Among the successful business men of Harney county is to be mentioned the gentleman named above, whose well known establishment of general merchandise at Lawen, where he has done business for some time, is one of the prosperous business houses of the county; and in addition to handling this, Mr. Clark has a hay farm of one hundred and sixty acres, which he attends to and also raises cattle, and also he has been a mail contractor of the interior of Oregon. William L. was born in Carroll county, Indiana, on April 3, 1845, being the son of Thomas and Ann (Davidson) Clark. In the spring of 1853, the father started across the plains with his family in an ox train from Carroll county, Indiana. They made the trip successfully, but the last six weeks they had to live on the flesh of the oxen they killed, without even the luxury of salt. Fresh meat with water for six weeks is not so pleasant as might be imagined. They came through the Harney valley and settled in Lane county, near Eugene. The remaining oxen ate poison weeds in the valley and all died. The father took a donation claim, and, being a miller, wrought at his trade in Eugene as well as handled his farm. He died in Eugene in December, 1896, and the mother died in 1899. On...

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Biography of Marion C. Early

Marion C. Early is the son of George G. and Mary A. Early. His father, George G. Early, was born near Norfolk, Virginia, July 13, 1819, and while still a boy removed with his mother to Knox county, Tennessee. His mother, Mary A. (Brittain) Early, was born near Lenoir City, London county, Tennessee, February 23, 1827. His parents later removed to Polk county, Missouri, where on a farm the subject of this sketch was reared. In a log schoolhouse there was held each year a four months’ term of school and this he attended until past nineteen, when he entered the Southern Baptist College at Boliver, Polk county, Missouri, which he attended one year; thereafter he entered the preparatory department of Drury College, Springfield, Missouri, which institution he attended for several years but did not graduate. While attending college he earned his own way. In 1892 he entered the law department of Washington University, St. Louis, and while pursuing the law course he earned all his expenses by working in the law library. June 14, 1894, he was graduated with the degree of LL. B. and on June 18, 1894, was admitted to the bar in St. Louis and immediately entered the law office of Kehr & Tittmann, Wainwright building, St. Louis. In the same building since that date and without interruption he has devoted his whole time to...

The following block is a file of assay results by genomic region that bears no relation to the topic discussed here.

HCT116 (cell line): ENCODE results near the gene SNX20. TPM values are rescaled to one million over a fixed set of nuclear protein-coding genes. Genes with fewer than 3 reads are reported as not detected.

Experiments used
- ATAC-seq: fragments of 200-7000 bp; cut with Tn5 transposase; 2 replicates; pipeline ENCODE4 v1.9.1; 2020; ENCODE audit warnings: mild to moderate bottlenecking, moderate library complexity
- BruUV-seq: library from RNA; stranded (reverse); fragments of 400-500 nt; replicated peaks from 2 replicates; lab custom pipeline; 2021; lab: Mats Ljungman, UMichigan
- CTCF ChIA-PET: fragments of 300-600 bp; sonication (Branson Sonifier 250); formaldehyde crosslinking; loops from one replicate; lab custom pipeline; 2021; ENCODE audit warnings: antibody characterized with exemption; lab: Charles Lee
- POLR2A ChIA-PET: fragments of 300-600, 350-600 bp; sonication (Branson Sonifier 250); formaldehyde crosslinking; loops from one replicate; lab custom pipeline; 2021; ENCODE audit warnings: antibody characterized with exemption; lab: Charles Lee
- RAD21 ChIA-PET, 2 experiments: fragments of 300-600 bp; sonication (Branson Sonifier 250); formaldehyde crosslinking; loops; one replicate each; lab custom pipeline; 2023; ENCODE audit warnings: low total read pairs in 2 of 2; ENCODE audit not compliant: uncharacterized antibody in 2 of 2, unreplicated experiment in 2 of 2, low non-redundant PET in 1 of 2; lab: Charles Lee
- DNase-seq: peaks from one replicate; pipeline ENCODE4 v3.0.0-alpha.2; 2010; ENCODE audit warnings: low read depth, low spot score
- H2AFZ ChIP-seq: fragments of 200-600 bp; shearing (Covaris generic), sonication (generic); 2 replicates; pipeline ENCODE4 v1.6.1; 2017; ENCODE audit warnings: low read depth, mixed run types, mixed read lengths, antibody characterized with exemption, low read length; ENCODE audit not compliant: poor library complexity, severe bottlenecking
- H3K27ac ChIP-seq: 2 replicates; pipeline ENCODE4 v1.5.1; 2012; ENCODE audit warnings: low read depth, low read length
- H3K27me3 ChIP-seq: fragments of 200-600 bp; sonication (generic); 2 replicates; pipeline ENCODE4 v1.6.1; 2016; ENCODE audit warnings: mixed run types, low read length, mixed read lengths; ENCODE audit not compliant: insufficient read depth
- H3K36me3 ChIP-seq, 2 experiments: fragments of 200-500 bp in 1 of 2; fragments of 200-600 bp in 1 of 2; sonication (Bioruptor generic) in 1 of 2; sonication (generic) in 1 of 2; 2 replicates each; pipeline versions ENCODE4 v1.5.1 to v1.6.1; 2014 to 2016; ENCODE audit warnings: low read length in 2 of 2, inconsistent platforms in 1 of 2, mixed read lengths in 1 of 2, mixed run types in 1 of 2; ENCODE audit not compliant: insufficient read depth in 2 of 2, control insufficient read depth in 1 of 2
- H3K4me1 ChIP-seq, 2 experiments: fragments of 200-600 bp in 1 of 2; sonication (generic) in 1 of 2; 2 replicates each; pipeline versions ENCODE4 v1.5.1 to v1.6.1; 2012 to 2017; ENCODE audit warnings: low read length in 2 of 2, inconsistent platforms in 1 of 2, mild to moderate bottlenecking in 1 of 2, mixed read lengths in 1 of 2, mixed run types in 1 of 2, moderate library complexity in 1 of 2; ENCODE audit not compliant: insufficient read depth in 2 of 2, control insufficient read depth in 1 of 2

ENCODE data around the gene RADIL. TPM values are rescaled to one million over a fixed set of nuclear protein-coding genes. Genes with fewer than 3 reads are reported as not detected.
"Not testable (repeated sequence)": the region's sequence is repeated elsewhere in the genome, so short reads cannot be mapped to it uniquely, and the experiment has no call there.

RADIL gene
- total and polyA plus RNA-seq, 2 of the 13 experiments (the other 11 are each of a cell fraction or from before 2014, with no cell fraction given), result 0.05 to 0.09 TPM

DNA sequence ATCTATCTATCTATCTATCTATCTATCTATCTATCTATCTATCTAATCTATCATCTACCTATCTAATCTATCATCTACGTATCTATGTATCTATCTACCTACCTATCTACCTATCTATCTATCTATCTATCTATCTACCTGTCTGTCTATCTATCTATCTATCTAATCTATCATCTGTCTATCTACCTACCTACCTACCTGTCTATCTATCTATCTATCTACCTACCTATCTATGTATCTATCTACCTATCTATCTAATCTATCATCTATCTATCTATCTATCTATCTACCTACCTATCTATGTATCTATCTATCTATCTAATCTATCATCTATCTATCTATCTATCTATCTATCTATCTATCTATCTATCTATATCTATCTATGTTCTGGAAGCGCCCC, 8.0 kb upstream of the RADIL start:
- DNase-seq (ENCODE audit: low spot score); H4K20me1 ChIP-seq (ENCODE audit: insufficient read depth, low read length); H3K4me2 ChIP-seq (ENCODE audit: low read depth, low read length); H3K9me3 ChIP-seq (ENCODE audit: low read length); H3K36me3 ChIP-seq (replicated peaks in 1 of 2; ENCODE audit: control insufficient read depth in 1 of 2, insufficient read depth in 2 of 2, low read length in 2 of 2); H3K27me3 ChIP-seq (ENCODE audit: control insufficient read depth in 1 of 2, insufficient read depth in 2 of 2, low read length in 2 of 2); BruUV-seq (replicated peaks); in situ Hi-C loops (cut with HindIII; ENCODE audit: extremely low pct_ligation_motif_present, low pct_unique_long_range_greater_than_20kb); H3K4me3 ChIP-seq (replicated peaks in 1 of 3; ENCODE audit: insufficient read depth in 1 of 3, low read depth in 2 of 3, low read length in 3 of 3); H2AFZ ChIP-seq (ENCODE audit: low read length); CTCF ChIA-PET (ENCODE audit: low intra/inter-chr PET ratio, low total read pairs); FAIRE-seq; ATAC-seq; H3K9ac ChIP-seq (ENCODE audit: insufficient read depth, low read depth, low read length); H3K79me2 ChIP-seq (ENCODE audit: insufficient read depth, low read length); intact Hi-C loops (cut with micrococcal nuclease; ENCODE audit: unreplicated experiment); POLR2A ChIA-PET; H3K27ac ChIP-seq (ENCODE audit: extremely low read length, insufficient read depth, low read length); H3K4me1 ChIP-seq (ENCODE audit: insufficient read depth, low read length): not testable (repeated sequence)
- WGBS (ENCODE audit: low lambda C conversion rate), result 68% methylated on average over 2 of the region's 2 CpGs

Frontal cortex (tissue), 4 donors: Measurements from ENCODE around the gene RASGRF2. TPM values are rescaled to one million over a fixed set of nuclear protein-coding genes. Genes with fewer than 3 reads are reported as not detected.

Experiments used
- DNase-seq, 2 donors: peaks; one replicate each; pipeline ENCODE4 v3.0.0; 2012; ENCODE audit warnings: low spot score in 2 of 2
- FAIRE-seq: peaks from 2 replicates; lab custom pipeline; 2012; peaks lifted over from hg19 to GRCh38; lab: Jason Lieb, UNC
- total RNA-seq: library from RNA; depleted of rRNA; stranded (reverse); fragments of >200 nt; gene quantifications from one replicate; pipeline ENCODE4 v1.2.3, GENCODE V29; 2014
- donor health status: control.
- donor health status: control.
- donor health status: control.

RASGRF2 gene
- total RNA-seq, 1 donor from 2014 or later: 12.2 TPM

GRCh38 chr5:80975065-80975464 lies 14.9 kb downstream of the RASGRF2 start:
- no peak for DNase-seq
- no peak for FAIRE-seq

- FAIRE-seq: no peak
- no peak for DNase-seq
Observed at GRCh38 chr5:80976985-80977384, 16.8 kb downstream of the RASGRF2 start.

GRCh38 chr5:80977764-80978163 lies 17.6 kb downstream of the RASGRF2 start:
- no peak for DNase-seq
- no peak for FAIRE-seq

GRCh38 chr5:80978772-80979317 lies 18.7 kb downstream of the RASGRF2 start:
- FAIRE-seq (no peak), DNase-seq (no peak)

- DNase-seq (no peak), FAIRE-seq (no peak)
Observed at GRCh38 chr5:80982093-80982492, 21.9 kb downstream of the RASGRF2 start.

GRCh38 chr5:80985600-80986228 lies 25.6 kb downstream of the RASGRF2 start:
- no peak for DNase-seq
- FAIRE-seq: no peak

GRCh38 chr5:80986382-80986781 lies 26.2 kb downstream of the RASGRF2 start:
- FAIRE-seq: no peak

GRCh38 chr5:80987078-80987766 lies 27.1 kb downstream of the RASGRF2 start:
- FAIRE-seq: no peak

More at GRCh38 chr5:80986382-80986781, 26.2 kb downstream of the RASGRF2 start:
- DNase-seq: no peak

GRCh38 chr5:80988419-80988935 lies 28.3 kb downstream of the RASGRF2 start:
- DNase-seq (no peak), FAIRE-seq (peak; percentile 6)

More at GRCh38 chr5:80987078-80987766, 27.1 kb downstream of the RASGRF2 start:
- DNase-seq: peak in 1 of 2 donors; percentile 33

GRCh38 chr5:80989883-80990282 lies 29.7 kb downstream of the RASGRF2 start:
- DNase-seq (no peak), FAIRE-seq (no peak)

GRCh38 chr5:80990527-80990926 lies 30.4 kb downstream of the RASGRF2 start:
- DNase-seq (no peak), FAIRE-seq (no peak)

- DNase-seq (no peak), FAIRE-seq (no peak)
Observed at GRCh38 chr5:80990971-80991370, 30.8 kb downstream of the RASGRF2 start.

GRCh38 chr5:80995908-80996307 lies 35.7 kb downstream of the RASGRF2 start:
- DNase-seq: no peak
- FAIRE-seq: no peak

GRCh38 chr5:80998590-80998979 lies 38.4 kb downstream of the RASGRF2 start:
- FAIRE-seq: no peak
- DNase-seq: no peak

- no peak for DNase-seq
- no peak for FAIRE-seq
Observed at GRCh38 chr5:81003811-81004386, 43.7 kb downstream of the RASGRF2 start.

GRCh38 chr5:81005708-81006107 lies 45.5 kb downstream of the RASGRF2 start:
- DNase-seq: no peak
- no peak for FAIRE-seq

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Biography of Henry Jackson Waters

There is perhaps no man in Missouri more competent to speak with authority upon the question of scientific production in connection with the farm and the dairy than is Professor Henry Jackson Waters, who for a long period has made a very close study of the many topics relative to this broad field of labor. He was born in Center, Missouri, November 23, 1865, and in the acquirement of his education won the degree of Bachelor of Agriculture from the Missouri State University in 1886. In the same year he was appointed assistant secretary of the Missouri State Board of Agriculture, serving until the following year, and in 1837 he became assistant director of agriculture at the Missouri experimental station, where he continued his labors until 1891. In the following year he was appointed to the professorship of agriculture in the State University of Pennsylvania, where he continued his work as an instructor until 1895. In 1896 he was dean of the College of Agriculture and Mechanical Arts of Missouri and also director of the experimental station, thus continuing until 1909. Through the succeeding nine years he was president of the Kansas State Agricultural College, doing much to improve the course of instruction and render the work of the institution of the greatest practical avail. In the meantime he had had further study abroad, going to Liepzic, Germany, where...

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Biography of Maj. R. B. Weaver